notarboca
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Re: Nautical Robots
notarboca   4/28/2013 3:23:51 PM
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Nice slideshow. A very interesting range of design styles and the thought that went into them.  All the sensor payloads are a science unto themselves.  One of the most interesting facts was that one of them had a magnetically coupled powertrain; great way to keep leaks from occurring under propulsion.

jmiller
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Re: NAUTICAL ROBOTS
jmiller   4/28/2013 2:54:04 PM
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You bring to light several of the challenges designing for underwater.  Thanks for sharing.

jmiller
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Re: NAUTICAL ROBOTS
jmiller   4/28/2013 2:51:57 PM
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Interesting thought.  How many of us think about what it would be like to design for robots underwater.  We are so used to thinking about designing in air.  Quite a challenge to design for underwater.  The drag, the water dynamics.  All of that could be quite a challenge.  We'd have to all go back to some of those fluid dynamics equations.  Great thought.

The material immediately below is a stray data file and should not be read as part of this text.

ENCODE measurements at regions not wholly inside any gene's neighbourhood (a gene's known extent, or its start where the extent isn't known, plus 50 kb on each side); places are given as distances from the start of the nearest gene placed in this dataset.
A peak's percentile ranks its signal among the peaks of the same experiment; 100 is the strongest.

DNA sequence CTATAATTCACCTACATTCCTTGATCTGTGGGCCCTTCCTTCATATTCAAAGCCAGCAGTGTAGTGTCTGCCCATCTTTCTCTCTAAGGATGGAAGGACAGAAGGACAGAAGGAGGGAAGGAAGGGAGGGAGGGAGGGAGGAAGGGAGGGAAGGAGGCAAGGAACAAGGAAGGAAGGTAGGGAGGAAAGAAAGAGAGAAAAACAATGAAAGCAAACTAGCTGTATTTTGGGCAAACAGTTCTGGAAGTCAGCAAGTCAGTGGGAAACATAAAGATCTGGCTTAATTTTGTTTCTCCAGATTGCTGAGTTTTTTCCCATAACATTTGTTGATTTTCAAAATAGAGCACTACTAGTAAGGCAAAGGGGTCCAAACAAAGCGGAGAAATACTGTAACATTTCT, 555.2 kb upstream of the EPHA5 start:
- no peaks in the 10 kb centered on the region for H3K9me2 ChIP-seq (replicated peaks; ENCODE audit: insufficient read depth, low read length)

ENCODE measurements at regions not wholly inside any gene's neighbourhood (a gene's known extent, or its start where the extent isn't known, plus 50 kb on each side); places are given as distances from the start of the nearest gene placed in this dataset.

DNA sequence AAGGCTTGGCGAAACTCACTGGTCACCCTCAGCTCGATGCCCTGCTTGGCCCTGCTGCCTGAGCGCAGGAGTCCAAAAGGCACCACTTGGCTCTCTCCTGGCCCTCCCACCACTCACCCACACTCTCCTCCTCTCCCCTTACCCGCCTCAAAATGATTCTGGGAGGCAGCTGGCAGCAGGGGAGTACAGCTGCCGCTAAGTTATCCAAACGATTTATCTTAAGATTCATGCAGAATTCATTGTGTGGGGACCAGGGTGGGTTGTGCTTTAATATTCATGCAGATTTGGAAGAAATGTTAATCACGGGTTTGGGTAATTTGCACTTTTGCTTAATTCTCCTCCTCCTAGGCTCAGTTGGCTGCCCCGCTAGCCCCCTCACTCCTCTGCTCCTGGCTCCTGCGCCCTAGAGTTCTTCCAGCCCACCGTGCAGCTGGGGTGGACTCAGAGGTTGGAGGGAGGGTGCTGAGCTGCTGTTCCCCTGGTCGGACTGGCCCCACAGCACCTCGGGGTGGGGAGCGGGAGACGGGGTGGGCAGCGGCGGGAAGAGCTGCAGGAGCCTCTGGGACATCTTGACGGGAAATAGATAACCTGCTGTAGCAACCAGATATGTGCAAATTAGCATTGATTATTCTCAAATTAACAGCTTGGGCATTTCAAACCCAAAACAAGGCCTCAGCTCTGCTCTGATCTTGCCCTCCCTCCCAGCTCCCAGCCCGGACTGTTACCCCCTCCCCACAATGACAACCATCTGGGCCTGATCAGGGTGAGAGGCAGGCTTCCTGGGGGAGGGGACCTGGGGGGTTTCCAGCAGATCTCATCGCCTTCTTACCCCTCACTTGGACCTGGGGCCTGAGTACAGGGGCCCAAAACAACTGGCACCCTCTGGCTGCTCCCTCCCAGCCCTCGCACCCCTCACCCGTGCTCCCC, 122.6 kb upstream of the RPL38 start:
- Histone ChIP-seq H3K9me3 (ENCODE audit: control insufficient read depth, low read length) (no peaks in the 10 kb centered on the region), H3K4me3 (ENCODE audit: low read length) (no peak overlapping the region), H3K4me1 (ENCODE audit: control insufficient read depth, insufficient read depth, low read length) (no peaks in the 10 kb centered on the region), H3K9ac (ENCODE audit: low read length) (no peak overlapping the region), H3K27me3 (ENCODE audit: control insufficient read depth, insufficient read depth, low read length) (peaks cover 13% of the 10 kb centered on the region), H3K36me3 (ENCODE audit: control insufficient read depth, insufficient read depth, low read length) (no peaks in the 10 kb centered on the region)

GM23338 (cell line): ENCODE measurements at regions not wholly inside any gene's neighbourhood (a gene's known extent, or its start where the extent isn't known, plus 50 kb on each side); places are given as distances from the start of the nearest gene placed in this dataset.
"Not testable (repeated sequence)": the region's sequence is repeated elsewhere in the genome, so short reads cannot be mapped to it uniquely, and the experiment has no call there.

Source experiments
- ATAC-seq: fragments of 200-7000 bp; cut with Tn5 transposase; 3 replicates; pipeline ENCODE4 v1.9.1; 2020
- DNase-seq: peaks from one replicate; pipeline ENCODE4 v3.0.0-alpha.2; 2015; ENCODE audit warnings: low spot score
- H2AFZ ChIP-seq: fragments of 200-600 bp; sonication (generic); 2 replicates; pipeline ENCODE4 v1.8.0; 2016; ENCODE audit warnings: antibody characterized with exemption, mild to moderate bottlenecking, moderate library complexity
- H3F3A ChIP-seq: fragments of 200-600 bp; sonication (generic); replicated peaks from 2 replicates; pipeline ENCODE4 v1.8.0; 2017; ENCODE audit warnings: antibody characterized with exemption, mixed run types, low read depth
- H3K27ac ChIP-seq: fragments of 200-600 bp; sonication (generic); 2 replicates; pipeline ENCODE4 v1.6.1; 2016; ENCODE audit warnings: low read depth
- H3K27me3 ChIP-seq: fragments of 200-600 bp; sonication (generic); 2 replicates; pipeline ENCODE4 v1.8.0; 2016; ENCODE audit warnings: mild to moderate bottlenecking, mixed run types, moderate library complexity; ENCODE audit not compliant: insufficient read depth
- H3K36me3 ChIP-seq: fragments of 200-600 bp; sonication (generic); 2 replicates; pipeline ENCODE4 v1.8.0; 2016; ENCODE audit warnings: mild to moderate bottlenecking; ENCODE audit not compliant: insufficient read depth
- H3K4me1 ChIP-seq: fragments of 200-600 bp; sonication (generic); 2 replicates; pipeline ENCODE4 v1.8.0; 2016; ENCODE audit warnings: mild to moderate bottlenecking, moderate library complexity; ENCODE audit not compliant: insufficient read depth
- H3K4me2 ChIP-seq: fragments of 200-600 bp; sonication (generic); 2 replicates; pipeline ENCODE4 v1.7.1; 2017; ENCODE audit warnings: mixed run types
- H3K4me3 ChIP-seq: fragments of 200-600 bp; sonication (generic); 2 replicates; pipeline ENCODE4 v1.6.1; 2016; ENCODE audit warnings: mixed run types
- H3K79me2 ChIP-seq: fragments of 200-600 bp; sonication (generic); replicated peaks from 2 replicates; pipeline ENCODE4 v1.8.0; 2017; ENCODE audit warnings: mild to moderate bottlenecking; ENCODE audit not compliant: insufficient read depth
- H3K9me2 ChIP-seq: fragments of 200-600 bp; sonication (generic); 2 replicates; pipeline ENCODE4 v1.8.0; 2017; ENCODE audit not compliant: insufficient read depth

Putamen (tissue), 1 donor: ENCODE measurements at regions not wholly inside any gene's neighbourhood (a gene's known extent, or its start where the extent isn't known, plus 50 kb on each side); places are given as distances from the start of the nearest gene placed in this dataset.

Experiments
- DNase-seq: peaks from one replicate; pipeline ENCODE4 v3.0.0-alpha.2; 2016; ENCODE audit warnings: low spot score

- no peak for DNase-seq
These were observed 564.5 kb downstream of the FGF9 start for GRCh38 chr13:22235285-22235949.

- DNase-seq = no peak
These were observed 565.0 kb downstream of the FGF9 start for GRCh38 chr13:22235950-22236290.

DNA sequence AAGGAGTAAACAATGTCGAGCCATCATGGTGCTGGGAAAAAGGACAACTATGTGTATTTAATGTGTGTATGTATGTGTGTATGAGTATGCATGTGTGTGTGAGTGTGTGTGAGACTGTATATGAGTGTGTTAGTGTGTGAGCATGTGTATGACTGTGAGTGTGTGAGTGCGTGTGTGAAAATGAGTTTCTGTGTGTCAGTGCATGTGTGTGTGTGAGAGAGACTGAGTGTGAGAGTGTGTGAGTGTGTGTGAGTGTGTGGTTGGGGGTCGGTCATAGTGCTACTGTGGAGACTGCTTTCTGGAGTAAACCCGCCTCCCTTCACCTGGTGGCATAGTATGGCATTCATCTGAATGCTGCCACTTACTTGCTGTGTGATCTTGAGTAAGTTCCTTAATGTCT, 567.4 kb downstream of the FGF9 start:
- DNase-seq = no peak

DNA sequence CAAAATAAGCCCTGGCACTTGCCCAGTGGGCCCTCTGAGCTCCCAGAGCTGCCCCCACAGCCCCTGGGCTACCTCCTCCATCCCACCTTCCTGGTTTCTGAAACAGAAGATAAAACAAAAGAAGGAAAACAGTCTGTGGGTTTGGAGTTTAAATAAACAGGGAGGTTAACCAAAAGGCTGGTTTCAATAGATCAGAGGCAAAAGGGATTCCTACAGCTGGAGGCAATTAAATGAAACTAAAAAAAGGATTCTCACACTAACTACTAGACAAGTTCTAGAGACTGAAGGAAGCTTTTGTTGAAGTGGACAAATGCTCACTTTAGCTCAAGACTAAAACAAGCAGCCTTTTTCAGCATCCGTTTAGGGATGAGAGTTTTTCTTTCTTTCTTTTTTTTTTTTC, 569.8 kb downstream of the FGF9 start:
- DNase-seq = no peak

jmiller
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Re: Anti-submarine warfare
jmiller   4/28/2013 2:48:09 PM
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I too have had to spend some time in a few submarines.  And I agree it must be rough.  I always wondered if there wasn't a height limit on those serving in submarines.

jmiller
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Re: Anti-submarine warfare
jmiller   4/28/2013 2:48:00 PM
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I too have had to spend some time in a few submarines.  And I agree it must be rough.  I always wondered if there wasn't a height limit on those serving in submarines.

jmiller
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Re: Variety of water worthy robots
jmiller   4/28/2013 2:44:57 PM
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Sometimes it's interesting how no matter how much we try to make things better, it's the original that performs just fine.  In some cases, I don't know if there can  be improvements, in others, I think it's the fact that the original can do 95% of the job and the other 5% aren't really missed.

 

jmiller
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Re: Variety of water worthy robots
jmiller   4/28/2013 2:44:53 PM
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Sometimes it's interesting how no matter how much we try to make things better, it's the original that performs just fine.  In some cases, I don't know if there can  be improvements, in others, I think it's the fact that the original can do 95% of the job and the other 5% aren't really missed.

 

jmiller
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Platinum
Re: Variety of water worthy robots
jmiller   4/28/2013 2:32:50 PM
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I agree.  Does God's design have some unique abilities or benefits that science just can't duplicate or improve on.